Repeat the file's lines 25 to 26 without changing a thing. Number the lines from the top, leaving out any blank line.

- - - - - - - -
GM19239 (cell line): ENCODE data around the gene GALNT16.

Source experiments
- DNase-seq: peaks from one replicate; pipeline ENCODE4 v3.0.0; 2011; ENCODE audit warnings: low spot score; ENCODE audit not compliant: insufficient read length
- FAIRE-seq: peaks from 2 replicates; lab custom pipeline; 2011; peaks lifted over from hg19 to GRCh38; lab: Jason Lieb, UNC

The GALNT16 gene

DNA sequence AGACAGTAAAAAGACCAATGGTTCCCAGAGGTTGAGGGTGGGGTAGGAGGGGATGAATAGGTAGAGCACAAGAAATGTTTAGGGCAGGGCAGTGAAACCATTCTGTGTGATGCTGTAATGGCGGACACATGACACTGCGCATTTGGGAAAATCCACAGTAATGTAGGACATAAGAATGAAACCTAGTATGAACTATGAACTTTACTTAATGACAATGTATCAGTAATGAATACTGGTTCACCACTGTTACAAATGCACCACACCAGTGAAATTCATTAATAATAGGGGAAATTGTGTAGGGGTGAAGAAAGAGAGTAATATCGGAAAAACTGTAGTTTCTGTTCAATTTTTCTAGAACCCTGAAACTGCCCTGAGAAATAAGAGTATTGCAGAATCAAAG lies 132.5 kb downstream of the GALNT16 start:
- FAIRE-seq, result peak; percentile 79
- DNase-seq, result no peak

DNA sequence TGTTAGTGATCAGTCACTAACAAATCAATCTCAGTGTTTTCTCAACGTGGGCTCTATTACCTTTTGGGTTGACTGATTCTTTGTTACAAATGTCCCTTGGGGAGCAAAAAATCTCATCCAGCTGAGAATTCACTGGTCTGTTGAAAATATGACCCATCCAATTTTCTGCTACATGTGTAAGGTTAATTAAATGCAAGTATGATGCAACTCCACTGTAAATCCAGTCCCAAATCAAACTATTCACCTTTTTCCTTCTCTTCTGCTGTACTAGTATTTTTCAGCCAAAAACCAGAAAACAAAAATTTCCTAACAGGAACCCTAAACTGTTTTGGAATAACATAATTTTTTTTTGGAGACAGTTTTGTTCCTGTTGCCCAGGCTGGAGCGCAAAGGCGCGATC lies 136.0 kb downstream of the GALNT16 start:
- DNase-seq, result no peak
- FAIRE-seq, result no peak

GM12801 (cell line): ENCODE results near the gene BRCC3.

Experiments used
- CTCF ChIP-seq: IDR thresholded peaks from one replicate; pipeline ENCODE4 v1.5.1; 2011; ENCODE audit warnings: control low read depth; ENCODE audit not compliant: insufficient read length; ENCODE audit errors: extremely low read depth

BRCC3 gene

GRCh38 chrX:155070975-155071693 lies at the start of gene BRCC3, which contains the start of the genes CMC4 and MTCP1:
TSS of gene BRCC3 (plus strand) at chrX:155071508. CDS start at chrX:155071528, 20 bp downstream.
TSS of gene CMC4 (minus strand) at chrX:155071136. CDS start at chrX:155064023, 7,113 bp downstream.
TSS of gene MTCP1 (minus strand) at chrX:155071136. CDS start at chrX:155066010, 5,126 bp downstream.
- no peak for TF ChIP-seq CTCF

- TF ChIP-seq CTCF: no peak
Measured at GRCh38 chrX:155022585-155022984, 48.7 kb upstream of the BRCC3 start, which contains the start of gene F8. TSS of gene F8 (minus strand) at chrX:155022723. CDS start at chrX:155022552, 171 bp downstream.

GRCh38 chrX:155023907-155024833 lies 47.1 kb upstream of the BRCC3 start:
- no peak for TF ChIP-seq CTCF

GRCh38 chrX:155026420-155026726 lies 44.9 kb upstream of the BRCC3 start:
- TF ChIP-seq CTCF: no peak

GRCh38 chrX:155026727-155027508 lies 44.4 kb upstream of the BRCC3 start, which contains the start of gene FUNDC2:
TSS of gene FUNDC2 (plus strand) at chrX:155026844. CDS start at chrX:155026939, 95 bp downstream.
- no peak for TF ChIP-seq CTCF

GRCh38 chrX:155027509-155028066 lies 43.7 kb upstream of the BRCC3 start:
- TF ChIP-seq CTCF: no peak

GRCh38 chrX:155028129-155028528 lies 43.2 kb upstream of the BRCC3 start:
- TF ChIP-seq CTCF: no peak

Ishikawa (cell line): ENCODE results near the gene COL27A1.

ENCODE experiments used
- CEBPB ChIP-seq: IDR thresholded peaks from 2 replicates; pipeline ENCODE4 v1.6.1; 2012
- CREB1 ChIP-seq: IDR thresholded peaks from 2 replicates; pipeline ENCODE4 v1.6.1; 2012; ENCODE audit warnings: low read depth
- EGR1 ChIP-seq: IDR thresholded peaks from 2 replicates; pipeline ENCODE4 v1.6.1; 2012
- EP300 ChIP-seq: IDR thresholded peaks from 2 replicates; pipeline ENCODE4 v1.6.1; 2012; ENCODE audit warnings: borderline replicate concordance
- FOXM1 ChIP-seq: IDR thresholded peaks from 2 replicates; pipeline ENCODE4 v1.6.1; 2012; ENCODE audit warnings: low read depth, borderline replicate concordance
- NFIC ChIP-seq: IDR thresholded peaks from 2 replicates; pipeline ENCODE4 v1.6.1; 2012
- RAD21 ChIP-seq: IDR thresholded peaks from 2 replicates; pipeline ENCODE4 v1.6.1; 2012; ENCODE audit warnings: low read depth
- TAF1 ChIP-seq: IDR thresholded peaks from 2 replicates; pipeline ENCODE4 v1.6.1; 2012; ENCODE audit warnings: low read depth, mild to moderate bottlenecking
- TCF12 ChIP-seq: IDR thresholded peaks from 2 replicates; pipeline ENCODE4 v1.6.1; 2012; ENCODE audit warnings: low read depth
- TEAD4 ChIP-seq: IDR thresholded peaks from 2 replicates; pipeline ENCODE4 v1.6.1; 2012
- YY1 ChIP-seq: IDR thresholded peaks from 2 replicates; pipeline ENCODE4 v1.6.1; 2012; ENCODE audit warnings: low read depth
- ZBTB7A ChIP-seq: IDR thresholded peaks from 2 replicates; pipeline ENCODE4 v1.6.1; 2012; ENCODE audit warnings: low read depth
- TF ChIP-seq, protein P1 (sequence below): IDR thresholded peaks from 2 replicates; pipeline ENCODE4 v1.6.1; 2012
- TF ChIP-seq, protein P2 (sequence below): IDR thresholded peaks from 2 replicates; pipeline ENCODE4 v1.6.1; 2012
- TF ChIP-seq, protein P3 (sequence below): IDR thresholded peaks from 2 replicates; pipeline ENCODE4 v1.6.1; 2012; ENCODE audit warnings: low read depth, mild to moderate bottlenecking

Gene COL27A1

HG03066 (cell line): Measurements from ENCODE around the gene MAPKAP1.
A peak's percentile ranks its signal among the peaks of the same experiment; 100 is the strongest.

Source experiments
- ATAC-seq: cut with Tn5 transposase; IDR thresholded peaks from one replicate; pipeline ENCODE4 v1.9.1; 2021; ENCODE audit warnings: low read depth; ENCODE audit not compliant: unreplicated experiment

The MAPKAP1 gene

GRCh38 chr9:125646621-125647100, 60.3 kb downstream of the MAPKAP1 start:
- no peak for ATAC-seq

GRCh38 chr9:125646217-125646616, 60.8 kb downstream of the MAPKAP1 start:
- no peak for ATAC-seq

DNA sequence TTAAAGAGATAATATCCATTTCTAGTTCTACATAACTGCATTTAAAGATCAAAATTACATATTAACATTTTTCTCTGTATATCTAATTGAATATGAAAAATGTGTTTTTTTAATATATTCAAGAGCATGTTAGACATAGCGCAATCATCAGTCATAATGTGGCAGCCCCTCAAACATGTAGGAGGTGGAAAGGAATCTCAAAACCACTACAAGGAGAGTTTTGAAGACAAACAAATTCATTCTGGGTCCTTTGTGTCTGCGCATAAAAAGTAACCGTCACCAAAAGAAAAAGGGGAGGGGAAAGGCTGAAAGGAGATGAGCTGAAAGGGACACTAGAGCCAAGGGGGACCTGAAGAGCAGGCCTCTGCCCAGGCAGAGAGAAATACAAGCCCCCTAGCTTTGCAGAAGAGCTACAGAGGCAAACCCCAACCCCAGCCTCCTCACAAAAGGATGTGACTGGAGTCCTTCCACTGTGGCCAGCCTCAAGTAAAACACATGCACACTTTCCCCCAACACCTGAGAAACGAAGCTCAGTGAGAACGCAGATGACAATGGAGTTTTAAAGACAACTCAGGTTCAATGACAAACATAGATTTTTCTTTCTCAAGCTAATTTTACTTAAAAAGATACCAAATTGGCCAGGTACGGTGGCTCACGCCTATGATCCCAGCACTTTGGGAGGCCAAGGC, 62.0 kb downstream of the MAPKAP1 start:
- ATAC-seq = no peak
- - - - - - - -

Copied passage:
GRCh38 chrX:155026420-155026726 lies 44.9 kb upstream of the BRCC3 start:
- TF ChIP-seq CTCF: no peak